Graduate Courses Offered

    Course Description
    Computational Tools for Data Analytics (Required) An examination of the computational tools required for data analytics.  Topics include fundamental programming concepts, software packages for mathematical analyses and data analysis (including a variety of commercial and open source alternatives), and an introduction to data access and management.
    Data Mining and its Applications (Required)   How to discover implicit and useful knowledge from large datasets.  Data mining techniques, algorithms, applications, and tools. Modern approaches such as decision tree learning, Bayesian learning, clustering, and association learning.
    Data Management and Database Systems  (Optional) A study of modern database systems and their applications to and use in data analytics. Topics include database design, querying, administration, security, privacy, and data standards.
    Data Visualization (Optional) This course addresses three main issues: how information can and should be represented; how computers can allow us to interact with information; and how interactive information supports knowledge-driven activities. Case studies explore a variety of disciplines using various tools.
    Regression (Required) Multiple linear regression, Gauss-Markov theorem, Cochran's theorem, Craig's theorem, stepwise regression, polynomial regression, use of indicator variables, and regression diagnostics.
    Advanced Data Analysis (Required) Modern methods of data analysis including linear and generalized linear models, modern nonparametric regression, principal component analysis, multilevel modelling and bootstrapping.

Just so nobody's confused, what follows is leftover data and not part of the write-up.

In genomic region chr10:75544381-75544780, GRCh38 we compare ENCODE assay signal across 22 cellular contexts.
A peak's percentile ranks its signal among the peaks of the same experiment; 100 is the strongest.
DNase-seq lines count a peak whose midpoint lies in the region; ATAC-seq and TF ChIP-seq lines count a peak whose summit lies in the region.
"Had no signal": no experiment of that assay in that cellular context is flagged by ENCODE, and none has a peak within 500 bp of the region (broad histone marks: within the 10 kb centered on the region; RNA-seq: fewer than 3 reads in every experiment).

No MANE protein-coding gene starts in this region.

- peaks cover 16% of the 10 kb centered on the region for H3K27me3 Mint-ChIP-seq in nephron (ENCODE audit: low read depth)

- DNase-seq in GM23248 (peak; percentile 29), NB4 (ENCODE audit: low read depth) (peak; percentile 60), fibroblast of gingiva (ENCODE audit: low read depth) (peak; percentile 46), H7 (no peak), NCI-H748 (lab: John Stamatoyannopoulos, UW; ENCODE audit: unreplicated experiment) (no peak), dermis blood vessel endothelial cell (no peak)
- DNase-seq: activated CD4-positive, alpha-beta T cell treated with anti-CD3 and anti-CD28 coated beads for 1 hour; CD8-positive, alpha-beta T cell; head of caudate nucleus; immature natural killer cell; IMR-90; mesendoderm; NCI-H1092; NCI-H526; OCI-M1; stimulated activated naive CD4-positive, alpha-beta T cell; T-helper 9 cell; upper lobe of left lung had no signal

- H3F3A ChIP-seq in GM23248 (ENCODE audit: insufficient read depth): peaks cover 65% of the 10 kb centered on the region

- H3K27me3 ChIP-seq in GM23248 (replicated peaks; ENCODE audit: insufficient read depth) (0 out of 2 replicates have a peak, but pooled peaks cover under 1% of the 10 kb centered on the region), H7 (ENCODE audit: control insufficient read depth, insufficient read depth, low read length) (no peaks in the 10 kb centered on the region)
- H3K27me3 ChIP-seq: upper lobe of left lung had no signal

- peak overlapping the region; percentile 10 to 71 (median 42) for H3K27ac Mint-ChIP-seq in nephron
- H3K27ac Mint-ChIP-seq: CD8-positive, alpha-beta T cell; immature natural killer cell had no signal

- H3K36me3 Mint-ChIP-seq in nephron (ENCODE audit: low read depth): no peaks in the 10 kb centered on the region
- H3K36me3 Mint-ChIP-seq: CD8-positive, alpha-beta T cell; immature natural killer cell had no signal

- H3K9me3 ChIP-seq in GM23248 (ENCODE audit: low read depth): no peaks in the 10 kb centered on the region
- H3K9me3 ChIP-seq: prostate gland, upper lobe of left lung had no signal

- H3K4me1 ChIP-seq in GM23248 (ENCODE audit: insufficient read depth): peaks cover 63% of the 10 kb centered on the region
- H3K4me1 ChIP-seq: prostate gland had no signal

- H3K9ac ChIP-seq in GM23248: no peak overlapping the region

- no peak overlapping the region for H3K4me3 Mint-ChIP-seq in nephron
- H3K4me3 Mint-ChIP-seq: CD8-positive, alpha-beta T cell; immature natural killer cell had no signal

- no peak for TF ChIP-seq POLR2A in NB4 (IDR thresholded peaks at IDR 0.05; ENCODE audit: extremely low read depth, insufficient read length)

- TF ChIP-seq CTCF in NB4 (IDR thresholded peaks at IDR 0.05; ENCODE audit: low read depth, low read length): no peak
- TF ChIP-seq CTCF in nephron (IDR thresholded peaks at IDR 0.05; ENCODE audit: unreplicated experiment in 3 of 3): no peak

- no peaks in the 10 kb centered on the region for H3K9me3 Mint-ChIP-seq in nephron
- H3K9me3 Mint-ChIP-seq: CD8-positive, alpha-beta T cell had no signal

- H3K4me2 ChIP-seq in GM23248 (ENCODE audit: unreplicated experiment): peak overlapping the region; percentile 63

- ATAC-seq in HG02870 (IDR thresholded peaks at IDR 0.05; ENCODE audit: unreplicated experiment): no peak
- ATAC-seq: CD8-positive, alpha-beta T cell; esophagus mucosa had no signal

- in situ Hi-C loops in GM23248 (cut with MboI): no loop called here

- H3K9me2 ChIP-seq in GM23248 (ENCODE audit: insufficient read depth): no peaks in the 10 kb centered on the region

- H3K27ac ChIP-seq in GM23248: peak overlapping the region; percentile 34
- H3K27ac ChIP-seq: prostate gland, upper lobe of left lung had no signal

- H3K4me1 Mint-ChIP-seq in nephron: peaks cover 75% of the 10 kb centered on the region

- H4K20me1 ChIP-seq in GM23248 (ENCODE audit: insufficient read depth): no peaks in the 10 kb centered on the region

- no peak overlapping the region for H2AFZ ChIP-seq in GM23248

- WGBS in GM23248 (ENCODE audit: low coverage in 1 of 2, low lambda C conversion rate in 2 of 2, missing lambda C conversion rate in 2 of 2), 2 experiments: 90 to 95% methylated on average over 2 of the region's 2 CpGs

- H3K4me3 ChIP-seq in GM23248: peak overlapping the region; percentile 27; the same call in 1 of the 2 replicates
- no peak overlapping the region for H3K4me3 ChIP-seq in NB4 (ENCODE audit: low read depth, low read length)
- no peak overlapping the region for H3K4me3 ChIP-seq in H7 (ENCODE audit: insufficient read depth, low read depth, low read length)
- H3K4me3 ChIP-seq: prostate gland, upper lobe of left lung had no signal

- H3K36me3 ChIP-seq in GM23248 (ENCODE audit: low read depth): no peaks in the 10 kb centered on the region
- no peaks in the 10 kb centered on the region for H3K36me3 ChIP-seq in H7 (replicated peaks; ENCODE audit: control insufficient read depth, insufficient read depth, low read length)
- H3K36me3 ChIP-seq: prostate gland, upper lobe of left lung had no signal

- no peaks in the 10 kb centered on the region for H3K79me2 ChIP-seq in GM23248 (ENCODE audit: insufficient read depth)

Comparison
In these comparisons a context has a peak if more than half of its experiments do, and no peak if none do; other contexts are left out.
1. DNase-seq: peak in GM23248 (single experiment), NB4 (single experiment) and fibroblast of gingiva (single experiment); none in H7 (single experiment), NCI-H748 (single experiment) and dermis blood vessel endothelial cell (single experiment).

Generalized Linear Models (Optional) Estimation and tests for generalized linear models, including residual analysis and the use of statistical packages (R). Logistic regression, log-linear models. Additional topics may include generalized estimating equations, quasi-likelihood and generalized additive models.
  • Graduates of this field will be well prepared to take on upper administrative, management, and supervisory roles in a number of industries, and will be equipped with data analytics expertise to effectively turn raw data into valuable and actionable information.
  • Learning Outcomes

    • Ability to analyze and interpret data from a wide variety of sources, and to competently apply it to support decisions and make predictions.
    • Ability to assess and constructively critique data analyses reported in literature and the media, identifying both the accuracies and shortcomings of these analyses.
    • Ability to independently carry out applied research and to solve practical problems in the field of data analytics.
    • Ability to plan a project, to establish feasibility, and to schedule and manage the steps needed to bring it to successful completion.
    • Ability to communicate, verbally and in writing, in a professional manner, including the effective use of data in supporting and refuting positions and arguments.
*Subject to Senate approval